We tend to make our lives appear planned, smooth and thought-through on any college application, because “sat next to the window and dreamed about doing good for my hometown” or “read every spy novel in my library for no good reason” does not get any points or consideration in an admission process – until now. By giving kids the ability to be flexible and by giving the admissions process the flexibility to take in these flexible kids, MIT is sending out the impression that it’s OK to not be perfect and still succeed.
This new system (50 out of 1,665 would not have made the cut otherwise), is definitely a first step in the right direction.
Maybe we will discover the Ramanujans when they are young if our school systems thought about a similiar system of admission…
Guest Blog #29 – Anand C
I love the underdog. Among the few Biblical stories I know, one of my favorites is David VS Goliath… it never ceases to inspire.
As if reminding me of a religion I know nothing about, two little independent shops in the Northern California area keep emphasizing on the concept of the little guy – the underdog. Sheer inspiration in just their audacity in taking on the 600 pound gorillas of their industries… drumroll please…
Megabooks in University Avenue – located right next to a more than 50,000 ft. Borders bookstore and still surviving. Very aptly named, and rumor has it that one of the owners is called David.
Red Rock Cafe – located two blocks from a Starbucks and catering to those who still care about the spirit of an independence of the shop as much as they care about the aroma of their coffee.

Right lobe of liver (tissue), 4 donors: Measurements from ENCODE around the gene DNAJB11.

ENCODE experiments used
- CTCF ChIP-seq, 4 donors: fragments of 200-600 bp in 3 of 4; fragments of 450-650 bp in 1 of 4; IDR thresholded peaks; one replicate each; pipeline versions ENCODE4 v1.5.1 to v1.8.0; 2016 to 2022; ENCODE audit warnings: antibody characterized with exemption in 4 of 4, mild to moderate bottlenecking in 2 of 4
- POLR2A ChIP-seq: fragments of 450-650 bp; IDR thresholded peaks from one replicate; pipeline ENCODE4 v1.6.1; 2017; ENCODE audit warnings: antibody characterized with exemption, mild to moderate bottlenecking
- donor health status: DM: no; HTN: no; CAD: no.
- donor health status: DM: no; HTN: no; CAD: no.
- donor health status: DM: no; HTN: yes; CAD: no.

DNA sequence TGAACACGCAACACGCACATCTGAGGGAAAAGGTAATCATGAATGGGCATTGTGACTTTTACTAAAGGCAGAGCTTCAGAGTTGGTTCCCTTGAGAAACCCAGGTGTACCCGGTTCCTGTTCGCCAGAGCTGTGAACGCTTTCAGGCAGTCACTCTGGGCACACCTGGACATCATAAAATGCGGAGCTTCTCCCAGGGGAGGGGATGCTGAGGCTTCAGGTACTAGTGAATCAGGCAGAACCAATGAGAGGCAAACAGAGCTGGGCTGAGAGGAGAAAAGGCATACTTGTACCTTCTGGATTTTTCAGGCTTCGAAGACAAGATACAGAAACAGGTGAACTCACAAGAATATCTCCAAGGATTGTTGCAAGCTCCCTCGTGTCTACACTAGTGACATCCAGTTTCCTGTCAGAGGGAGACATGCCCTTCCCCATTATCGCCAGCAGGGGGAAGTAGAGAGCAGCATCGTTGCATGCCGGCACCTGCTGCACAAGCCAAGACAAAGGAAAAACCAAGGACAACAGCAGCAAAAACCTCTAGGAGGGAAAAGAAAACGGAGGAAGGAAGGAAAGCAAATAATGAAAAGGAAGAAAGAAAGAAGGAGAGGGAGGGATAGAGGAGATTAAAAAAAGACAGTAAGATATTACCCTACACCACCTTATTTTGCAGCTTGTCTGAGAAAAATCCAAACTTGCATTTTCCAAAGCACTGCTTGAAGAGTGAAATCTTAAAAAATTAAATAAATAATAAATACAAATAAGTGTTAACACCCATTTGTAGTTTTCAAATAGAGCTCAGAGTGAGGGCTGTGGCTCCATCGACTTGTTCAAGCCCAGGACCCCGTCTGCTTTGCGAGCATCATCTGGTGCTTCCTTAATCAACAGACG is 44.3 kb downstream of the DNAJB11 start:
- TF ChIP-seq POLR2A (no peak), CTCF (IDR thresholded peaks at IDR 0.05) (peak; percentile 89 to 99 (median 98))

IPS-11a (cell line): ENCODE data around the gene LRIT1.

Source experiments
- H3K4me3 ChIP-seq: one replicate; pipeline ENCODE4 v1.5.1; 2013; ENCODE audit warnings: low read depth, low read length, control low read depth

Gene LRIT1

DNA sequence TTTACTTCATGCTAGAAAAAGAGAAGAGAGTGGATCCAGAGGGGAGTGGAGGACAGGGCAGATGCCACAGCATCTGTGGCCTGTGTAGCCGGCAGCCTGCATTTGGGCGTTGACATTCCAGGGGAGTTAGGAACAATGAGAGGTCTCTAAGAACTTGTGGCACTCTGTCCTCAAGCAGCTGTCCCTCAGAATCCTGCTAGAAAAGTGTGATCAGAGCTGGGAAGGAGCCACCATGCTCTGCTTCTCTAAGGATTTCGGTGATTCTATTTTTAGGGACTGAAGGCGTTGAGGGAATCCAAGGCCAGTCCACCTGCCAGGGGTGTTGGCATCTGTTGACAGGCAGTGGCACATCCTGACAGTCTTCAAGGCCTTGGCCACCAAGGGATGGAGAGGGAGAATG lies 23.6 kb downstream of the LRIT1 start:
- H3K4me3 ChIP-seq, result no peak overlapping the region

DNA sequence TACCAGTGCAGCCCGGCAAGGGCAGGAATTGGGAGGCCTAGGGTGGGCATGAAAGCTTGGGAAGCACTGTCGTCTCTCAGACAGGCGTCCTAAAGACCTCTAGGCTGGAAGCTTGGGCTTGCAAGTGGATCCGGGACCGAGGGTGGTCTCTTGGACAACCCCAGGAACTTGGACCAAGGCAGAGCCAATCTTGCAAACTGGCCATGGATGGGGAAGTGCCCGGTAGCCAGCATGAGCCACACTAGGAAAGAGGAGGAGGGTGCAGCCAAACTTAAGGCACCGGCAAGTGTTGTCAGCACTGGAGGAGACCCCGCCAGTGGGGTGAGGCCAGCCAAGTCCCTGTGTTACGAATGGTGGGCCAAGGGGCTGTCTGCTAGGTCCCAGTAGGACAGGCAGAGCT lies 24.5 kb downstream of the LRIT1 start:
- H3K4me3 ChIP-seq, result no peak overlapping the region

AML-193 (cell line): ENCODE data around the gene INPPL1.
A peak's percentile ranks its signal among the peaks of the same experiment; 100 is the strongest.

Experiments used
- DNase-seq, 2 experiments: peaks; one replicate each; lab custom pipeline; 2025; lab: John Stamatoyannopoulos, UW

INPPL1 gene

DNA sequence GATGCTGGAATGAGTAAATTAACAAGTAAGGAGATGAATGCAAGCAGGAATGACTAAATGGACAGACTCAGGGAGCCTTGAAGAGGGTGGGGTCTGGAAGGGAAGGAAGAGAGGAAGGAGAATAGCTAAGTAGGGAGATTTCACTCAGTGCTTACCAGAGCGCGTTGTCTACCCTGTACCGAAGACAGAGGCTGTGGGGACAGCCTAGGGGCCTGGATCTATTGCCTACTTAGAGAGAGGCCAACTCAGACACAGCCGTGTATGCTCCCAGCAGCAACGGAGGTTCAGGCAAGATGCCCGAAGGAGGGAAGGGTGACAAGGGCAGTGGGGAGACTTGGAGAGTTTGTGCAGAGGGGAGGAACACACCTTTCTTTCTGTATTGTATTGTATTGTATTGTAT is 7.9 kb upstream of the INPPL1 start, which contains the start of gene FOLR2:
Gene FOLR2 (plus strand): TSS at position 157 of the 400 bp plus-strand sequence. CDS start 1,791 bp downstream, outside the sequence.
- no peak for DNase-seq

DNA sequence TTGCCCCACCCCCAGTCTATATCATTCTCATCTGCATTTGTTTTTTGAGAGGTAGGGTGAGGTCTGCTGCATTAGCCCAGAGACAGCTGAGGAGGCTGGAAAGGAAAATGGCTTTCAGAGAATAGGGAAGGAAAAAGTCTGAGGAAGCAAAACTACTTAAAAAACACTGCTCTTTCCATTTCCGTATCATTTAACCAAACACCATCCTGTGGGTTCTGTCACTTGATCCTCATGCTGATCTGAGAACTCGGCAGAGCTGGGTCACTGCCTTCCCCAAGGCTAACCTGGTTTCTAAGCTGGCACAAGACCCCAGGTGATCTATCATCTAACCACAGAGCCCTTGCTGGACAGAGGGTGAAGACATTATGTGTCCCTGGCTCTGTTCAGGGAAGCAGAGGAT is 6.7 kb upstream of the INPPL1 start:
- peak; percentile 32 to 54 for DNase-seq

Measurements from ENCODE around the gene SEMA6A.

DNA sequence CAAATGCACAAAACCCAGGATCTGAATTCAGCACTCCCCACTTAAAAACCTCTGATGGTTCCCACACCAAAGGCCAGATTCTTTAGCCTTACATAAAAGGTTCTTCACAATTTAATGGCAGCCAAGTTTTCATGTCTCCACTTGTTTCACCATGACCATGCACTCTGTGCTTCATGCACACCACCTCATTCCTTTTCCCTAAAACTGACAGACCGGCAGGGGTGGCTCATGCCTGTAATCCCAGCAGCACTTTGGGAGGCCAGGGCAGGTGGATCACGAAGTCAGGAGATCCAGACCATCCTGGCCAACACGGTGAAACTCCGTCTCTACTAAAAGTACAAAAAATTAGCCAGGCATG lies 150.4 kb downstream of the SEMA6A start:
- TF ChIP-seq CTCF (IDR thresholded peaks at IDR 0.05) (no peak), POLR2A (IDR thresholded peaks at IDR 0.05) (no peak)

In their own little way, these two little icons are thematic of this blog, and fitting reminders of the spirit of August 15, no?
Guest Blog #28 – Anand C
The title of this article caught me by surprise. The case that Michael Agger makes is cogent, even if he had to rely at times on exaggeration of the facts and ignore some rough edges to make his case (for instance, the fact that Praying with Anger, M Night‘s first film grossed $7,000 has *nothing* to do with anything). I would put this article somewhere in the middle of a spectrum, where one extreme is mindless icon-bashing and the other is a journalistic sincerity to preserve the essence of story-telling in film.
In spite of all its shortcomings, this piece does make one ask – “Is good story-telling defined by the sincerity of what the creator wants to say, or has it been reduced to saying what the audience wants to hear?”